Some Arizona residents may have heard of a caste system that exists in some South Asian countries, and a survey indicates that some low-caste people have continued to experience discrimination after coming to the United States. However, the survey is not without controversy.
One critic said the survey, which a South Asian American human rights startup called Equality Lab commissioned, reinforced stereotypes about Hindus and is not relevant to third- or fourth-generation immigrants. However, others say it is important to look at how the caste system continues to function in the United States and that it becomes an issue anywhere there is a sizable South Asian community.
About 1,200 people who worked in jobs ranging from factories to tech responded to the survey. Among the lowest caste members, more than 60 percent said they had experienced discrimination at work and more than 40 percent reported discrimination in education. Physical assault was reported by 25 percent. Discrimination could include being made to sit elsewhere because of caste, being attacked with slurs or being unable to date or marry a person of another caste. Unfortunately, most Americans are unaware of the dynamics around caste systems, and this can make it more difficult to recognize and pursue discrimination cases.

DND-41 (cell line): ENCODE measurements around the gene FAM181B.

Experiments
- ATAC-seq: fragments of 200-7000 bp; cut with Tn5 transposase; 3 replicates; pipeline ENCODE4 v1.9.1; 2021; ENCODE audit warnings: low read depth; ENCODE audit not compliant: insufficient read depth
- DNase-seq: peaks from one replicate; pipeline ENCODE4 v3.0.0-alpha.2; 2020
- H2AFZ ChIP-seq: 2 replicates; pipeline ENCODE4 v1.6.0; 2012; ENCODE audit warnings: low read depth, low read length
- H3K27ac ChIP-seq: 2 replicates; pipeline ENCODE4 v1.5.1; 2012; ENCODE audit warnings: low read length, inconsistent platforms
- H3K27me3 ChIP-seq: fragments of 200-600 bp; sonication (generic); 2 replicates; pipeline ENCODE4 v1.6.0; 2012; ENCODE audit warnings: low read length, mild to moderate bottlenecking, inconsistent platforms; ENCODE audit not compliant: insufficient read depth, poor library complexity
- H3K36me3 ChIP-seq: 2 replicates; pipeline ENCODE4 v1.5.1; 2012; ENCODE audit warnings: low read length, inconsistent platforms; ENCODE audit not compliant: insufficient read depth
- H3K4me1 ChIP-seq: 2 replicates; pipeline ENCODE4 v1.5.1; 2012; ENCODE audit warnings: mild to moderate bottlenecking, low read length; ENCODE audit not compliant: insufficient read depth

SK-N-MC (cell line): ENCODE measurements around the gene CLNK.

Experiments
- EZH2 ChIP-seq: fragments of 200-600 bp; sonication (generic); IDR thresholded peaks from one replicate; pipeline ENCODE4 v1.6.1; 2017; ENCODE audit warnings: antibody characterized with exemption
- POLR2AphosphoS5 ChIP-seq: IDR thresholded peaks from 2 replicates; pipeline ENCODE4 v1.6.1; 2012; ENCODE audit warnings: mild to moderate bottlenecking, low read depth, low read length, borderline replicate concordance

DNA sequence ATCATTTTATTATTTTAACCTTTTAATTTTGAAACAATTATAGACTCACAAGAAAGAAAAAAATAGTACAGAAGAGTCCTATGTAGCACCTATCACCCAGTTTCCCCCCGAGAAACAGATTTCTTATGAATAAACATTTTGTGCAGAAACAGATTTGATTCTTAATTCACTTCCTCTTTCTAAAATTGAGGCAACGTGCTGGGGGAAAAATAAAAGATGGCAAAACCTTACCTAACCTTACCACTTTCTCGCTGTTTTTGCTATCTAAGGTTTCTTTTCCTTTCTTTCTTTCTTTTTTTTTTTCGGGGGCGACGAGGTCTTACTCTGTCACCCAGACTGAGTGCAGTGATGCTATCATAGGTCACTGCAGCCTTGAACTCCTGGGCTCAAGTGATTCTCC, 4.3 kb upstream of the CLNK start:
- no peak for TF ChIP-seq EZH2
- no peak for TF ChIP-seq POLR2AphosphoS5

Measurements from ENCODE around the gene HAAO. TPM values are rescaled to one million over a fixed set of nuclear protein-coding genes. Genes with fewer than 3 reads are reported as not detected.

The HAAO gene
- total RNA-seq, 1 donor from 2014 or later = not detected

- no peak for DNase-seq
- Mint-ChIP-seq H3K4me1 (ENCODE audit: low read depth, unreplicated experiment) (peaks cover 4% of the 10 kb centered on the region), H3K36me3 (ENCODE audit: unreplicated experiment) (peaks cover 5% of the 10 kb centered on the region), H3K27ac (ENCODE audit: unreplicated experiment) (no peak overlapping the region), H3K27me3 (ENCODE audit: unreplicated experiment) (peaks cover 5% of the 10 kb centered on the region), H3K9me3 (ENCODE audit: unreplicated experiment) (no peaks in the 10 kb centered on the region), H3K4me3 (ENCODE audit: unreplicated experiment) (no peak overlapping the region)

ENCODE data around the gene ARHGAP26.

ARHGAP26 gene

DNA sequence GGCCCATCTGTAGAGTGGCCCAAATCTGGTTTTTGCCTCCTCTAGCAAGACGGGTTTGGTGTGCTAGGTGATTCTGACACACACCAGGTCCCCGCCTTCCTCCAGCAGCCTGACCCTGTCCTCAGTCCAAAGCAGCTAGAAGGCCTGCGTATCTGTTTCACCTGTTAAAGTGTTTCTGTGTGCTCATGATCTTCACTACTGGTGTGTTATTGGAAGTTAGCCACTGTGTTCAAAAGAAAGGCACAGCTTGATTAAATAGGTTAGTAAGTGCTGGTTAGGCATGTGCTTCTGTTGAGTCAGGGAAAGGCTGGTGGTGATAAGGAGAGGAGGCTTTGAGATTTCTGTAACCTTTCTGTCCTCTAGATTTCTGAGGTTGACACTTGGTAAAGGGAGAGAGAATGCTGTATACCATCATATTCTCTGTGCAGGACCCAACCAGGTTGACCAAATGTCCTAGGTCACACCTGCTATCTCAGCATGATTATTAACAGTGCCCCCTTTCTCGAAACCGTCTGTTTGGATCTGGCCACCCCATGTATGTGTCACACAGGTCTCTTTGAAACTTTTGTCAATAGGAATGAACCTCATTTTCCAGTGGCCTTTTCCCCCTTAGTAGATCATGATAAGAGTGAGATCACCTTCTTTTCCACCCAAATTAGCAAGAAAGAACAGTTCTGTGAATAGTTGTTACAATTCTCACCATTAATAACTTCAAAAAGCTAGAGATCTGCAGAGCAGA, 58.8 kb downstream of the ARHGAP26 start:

People who believe they are facing workplace discrimination might want to consult an attorney. Discrimination based on characteristics such as national origin, race and religion is prohibited in most cases. In the case of caste-based discrimination, people might discuss with an attorney whether this might also be considered a Title VII violation and how the discrimination should be documented and reported. One concern people often have about reporting discrimination is that they will face retaliation although this is also not permitted.